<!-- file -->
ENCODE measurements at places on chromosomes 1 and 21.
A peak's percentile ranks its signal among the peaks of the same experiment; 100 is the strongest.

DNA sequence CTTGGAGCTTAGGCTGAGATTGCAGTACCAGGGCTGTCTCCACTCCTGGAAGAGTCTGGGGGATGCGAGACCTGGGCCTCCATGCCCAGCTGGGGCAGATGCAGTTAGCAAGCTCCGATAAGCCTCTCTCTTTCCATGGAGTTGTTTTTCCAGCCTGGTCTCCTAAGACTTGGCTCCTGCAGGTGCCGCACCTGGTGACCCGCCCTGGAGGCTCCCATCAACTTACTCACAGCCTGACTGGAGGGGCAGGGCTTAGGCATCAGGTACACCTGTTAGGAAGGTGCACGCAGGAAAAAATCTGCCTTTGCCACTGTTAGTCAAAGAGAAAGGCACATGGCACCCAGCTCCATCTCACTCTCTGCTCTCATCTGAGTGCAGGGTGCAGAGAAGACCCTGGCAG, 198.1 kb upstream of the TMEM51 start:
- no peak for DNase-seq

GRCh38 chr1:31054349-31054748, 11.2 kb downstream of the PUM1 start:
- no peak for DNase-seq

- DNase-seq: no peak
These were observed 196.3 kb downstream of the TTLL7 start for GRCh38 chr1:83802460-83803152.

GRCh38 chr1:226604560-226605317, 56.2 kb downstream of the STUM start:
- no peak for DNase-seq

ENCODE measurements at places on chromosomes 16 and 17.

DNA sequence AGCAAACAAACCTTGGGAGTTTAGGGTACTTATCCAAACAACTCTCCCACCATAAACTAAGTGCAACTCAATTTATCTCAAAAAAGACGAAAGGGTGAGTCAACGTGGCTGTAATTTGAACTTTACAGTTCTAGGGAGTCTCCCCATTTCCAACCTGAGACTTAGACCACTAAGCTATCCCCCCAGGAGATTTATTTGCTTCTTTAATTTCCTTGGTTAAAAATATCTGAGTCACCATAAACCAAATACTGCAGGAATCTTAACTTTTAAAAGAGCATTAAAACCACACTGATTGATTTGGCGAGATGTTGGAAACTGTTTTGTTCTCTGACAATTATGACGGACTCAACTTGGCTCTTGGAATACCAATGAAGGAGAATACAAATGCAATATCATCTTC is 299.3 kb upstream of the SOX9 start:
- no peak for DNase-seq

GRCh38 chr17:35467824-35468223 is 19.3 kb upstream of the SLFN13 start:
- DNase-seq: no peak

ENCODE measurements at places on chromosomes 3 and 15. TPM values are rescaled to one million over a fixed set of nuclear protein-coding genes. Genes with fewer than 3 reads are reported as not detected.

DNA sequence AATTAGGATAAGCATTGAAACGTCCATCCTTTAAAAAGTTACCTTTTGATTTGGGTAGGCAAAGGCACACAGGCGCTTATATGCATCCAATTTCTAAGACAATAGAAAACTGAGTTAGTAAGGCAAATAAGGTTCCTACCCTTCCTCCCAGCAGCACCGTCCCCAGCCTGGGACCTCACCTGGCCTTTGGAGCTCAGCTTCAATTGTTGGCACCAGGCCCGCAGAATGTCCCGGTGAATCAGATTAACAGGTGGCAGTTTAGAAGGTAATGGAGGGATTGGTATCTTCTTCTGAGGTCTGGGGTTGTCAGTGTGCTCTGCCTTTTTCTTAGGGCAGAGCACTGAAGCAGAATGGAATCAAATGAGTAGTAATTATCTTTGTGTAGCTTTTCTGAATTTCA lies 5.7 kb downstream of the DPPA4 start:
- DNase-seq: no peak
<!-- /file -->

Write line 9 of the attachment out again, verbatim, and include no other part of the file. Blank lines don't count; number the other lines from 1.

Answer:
GRCh38 chr1:226604560-226605317, 56.2 kb downstream of the STUM start: